February 22, 2017 11:55AM
By Mike Savino
HARTFORD — Organized labor converged on the Legislative Office Building on Tuesday to oppose bills its members see as anti-worker and anti-union.
“To have this many bills come before us is shocking and is really going to hurt,” said Southington Fire Capt. Eric Darcy. “It’s going after the middle class in this state.”
The legislature’s Labor and Public Employees Committee held a public hearing on a number of bills, including removing retirement benefits from collective bargaining, change retirement benefits for newly hired municipal employees, and raising the prevailing wage for municipal construction work.
Union employees, both public and private, said the bills are anti-worker and take away benefits that help workers.
“Today at the General Assembly is an historic day, but not in a good way,” said Lori Pelletier, president of AFL-CIO Connecticut.
Proponents of the bills taken up during Tuesday’s hearing, many of which focused on municipal employee benefits, said the changes are needed to help local officials maintain control of their budgets.
“As we all know, our towns and cities have a hard enough time providing essential services to its citizens while keeping costs at a reasonable and affordable level,” said Rep. Fred Camillo, R-Greenwich, in support of excluding retirement benefits from collective bargaining.
Darcy was in Hartford to oppose the same bill, saying it would take away a union’s leverage to ensure pensions are properly funded. He said municipal pension problems are the result of underfunding, much like the issue at the state level.
He also said retirement benefits are needed for firefighters, police officers, and other employees who face physical dangers as part of their occupation.
“We have guys when they retire, they’re not in their best shape,” he said. “They’re hurt, a lot of guys have cancer, so we always try to fight to maintain our benefits because it’s the least we’ve got.”
Proposals subject to Tuesday’s public hearing could also result in other changes to employee benefits, including a cap on wage increases through binding arbitration and prohibiting state employee unions stewards from collecting state pay while conducting union work.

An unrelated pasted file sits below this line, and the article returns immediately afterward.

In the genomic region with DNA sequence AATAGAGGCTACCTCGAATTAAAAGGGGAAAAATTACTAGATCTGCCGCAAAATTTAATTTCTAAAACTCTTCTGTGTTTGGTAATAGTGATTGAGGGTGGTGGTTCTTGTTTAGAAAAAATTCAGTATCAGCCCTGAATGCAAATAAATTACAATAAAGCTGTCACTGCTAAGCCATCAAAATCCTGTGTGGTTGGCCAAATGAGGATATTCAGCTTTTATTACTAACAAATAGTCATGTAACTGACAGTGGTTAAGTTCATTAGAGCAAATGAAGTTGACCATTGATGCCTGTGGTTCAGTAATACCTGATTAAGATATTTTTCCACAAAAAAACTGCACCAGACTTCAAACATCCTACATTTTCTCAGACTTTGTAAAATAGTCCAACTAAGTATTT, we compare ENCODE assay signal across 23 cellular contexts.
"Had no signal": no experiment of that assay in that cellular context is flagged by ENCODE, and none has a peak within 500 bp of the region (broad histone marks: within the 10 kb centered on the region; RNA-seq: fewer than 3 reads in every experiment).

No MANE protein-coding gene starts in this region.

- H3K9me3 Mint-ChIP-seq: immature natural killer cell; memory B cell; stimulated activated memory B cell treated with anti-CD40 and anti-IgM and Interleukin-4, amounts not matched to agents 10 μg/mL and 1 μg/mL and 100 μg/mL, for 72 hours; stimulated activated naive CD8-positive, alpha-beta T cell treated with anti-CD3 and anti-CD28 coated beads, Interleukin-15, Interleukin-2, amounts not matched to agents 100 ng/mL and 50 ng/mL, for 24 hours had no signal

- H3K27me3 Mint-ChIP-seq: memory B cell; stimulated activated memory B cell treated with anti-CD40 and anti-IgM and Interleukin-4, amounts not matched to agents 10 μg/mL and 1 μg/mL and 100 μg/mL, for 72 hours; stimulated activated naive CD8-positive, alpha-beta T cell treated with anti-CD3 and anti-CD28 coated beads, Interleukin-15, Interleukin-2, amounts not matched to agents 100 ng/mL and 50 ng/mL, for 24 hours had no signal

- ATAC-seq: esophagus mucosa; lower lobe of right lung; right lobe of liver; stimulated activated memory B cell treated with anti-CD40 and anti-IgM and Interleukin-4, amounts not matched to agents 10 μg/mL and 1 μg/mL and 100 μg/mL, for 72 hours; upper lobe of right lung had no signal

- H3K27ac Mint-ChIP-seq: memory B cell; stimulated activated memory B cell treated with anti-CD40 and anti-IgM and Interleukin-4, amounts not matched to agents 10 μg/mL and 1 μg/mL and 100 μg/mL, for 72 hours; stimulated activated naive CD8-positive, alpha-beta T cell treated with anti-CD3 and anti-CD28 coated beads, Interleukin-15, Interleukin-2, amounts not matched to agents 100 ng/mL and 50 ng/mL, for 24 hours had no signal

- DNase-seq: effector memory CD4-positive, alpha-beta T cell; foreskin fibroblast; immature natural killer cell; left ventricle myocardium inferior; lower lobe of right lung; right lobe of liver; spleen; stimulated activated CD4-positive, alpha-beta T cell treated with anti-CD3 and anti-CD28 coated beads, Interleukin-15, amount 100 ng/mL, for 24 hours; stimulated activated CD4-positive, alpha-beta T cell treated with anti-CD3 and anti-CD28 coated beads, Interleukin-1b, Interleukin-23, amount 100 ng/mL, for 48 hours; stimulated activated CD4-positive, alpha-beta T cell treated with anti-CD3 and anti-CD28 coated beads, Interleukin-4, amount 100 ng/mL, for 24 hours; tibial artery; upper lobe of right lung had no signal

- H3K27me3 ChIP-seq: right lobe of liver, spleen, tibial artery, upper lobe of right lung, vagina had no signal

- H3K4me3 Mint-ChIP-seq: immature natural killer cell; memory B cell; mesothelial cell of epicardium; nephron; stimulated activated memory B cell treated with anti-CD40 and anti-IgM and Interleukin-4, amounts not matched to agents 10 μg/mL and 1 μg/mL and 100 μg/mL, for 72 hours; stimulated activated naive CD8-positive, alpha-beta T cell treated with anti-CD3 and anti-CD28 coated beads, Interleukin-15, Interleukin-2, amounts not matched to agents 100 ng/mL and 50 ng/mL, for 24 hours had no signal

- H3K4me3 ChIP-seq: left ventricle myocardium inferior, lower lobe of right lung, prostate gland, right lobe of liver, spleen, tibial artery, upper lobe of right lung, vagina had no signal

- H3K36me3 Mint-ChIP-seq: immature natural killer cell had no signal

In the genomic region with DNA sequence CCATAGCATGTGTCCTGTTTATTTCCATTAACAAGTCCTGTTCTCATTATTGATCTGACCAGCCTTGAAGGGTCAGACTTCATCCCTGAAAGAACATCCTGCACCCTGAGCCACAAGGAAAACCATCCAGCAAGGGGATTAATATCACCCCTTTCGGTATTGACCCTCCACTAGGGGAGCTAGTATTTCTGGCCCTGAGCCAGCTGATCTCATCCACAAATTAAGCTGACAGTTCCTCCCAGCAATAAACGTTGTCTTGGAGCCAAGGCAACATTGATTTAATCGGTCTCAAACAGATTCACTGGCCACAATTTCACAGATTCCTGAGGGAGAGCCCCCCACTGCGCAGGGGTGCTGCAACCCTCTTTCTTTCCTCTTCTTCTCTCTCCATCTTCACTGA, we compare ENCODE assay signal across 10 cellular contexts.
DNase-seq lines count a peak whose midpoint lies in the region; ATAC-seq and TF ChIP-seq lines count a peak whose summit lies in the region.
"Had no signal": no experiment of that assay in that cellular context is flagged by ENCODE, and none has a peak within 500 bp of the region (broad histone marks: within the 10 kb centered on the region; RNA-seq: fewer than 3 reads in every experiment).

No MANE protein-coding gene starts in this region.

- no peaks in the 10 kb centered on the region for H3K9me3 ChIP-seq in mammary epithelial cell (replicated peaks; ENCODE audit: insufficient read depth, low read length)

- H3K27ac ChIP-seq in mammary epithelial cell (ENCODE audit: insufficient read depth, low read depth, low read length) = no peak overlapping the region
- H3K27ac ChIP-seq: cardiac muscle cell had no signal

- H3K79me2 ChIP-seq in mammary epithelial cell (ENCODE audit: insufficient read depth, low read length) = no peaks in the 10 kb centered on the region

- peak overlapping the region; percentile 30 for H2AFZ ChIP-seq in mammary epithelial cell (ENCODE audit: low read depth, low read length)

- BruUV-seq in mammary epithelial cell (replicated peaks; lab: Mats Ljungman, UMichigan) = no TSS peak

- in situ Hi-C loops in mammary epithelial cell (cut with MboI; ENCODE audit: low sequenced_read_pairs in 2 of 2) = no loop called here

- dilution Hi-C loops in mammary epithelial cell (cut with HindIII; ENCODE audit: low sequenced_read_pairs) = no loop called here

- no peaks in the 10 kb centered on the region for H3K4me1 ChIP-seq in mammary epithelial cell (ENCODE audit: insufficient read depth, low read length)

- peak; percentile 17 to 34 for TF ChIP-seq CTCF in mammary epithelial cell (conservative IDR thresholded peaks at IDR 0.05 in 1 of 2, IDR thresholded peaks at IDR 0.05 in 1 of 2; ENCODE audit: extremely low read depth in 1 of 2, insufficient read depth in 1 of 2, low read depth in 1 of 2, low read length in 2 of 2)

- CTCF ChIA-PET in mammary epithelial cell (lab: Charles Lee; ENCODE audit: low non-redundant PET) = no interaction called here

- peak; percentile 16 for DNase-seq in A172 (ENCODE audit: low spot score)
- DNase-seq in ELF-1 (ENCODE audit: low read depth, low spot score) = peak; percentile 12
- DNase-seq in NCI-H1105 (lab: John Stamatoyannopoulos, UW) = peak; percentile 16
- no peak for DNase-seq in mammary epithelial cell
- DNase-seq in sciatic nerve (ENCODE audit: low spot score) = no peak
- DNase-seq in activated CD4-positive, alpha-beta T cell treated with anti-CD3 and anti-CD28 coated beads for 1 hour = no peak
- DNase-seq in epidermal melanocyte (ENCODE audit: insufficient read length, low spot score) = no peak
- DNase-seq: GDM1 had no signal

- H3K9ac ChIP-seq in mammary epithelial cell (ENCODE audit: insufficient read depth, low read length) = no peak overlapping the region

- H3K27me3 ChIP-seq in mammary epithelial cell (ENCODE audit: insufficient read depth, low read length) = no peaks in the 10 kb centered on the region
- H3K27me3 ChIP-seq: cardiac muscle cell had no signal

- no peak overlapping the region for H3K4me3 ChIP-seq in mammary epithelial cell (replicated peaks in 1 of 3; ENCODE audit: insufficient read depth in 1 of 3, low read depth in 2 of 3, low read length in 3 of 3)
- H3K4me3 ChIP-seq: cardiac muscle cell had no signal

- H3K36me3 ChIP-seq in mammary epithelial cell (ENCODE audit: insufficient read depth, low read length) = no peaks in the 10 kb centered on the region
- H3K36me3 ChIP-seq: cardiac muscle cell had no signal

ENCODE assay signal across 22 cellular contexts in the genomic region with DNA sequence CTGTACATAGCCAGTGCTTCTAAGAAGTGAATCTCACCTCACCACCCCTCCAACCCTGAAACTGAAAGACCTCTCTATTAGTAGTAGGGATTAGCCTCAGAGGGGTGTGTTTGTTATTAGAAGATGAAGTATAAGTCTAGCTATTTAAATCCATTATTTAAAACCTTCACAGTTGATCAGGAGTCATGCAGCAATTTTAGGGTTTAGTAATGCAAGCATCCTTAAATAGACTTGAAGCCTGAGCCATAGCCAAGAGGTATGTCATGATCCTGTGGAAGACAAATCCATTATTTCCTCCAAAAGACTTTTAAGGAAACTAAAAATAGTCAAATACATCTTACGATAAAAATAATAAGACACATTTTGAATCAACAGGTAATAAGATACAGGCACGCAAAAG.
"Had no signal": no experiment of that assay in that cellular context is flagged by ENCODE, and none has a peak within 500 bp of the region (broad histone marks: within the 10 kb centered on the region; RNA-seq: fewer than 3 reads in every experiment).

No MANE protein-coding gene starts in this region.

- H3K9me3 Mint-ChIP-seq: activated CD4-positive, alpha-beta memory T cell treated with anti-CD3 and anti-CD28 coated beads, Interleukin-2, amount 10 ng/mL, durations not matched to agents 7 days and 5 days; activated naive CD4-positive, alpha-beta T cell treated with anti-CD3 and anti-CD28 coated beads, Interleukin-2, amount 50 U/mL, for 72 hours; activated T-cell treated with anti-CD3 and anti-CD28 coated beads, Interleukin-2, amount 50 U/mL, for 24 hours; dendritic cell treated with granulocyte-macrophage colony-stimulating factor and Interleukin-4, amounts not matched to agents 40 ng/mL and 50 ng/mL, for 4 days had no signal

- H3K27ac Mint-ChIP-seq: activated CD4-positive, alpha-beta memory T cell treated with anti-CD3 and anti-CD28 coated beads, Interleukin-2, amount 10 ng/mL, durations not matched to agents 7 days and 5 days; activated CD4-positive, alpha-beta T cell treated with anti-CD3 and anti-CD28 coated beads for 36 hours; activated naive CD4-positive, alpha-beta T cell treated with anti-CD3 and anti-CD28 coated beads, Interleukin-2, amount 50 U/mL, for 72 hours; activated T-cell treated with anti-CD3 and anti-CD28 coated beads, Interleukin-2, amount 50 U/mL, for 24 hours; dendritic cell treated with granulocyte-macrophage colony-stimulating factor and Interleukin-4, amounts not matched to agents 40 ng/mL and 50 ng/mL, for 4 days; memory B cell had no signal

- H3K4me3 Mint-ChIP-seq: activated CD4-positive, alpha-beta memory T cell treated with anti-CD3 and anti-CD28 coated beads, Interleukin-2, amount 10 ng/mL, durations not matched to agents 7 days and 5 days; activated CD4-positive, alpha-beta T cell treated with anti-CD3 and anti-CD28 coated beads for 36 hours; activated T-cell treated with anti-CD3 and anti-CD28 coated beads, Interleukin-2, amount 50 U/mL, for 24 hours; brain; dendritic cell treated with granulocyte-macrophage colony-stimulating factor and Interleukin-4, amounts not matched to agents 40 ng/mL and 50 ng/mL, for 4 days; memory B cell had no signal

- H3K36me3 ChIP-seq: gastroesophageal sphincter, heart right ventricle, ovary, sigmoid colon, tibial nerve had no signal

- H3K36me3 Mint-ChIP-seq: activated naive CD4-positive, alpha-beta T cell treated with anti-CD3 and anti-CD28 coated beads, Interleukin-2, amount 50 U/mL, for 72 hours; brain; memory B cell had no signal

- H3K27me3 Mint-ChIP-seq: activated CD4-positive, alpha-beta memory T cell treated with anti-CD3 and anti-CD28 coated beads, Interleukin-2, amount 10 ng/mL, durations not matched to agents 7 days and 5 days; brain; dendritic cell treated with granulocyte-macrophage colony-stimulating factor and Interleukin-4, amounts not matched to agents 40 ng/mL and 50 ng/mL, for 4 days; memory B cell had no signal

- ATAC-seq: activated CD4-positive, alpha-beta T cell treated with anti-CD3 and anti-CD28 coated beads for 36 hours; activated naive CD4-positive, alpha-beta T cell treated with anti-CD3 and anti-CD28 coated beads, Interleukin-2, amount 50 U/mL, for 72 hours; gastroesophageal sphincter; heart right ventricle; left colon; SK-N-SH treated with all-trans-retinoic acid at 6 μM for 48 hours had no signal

Municipal leaders, meanwhile, made a big push for raising the threshold for prevailing wage and retirement benefit changes for new municipal employees to reflect the most recent tier for state employees.
Municipalities must pay certain hourly rates, which can vary based on the work and location, for projects that exceed certain costs, but local officials said those thresholds are too low because they haven’t been updated in 25 years.
Connecticut Conference of Municipalities lobbyist Daniel C. Giungi said raising the prevailing wage thresholds would allow for “more efficient investments in infrastructure without increased reliance” on revenue.
Giungi also said that establishing a new tier for municipal employees would “enable towns and cities to achieve savings while providing a defined benefit for new employees.”
Other proposed changes include prohibiting arbiters from factoring a municipality’s reserve balance when trying to determine its ability to fund negotiated wage increases.
Union representatives criticized all of the proposals, saying the changes would infringe on their rights to negotiate as collective bargaining units.
House Speaker Joe Aresimowicz, D-Berlin, backed the unions, saying he doesn’t think the state needs to take away collective bargaining rights in order to achieve affordable personnel costs. Aresimowicz, an education coordinator with AFSCME, also encouraged union employees to stay active in the legislative process.
“I think the unionized workers of the state of Connecticut have to realize that there’s proposals to take away their basic right to collectively bargain, and they need come up here and get involved in the process,” he said. “Otherwise it could be what happened in Wisconsin, where a vote in the middle of the night could take those rights away.”